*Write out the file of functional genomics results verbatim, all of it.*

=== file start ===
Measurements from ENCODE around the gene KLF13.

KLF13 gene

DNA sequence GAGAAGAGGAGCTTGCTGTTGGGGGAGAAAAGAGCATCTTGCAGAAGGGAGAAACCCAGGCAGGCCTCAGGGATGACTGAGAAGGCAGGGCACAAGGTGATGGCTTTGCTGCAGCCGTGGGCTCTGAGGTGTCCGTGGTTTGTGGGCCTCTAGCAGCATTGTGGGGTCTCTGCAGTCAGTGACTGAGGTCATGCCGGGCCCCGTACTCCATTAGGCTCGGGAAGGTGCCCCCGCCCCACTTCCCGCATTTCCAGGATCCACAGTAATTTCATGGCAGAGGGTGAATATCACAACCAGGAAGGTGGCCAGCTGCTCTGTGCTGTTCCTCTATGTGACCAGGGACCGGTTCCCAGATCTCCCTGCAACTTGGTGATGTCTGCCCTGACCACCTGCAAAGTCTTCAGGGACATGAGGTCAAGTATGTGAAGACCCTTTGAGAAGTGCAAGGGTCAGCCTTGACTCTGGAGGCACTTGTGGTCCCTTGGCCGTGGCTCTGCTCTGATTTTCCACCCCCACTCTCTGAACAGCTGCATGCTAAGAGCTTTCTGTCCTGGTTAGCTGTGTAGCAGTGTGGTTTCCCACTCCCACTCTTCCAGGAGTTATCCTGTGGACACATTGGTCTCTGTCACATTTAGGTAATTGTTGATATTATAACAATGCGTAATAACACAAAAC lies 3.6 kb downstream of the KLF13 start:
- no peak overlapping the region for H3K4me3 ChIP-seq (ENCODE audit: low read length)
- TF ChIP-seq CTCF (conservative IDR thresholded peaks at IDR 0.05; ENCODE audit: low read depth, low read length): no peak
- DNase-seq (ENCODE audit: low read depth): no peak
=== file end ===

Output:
Measurements from ENCODE around the gene KLF13.

KLF13 gene

DNA sequence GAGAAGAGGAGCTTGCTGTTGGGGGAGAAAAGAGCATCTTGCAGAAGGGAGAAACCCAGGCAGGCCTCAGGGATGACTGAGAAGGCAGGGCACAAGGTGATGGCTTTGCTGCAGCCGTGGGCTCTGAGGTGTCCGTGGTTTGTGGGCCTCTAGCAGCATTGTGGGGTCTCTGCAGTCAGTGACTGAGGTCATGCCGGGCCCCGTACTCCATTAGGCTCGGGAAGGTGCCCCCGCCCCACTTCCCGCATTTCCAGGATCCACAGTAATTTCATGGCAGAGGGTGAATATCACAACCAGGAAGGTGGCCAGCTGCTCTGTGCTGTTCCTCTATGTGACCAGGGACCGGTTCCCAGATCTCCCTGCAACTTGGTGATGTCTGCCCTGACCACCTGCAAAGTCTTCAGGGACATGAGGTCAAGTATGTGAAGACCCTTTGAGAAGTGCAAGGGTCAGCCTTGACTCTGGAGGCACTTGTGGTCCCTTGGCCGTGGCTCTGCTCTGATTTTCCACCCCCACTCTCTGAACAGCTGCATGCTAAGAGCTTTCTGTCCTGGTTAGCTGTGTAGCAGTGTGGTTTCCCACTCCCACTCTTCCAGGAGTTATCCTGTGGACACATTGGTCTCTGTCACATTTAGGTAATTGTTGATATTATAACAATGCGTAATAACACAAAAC lies 3.6 kb downstream of the KLF13 start:
- no peak overlapping the region for H3K4me3 ChIP-seq (ENCODE audit: low read length)
- TF ChIP-seq CTCF (conservative IDR thresholded peaks at IDR 0.05; ENCODE audit: low read depth, low read length): no peak
- DNase-seq (ENCODE audit: low read depth): no peak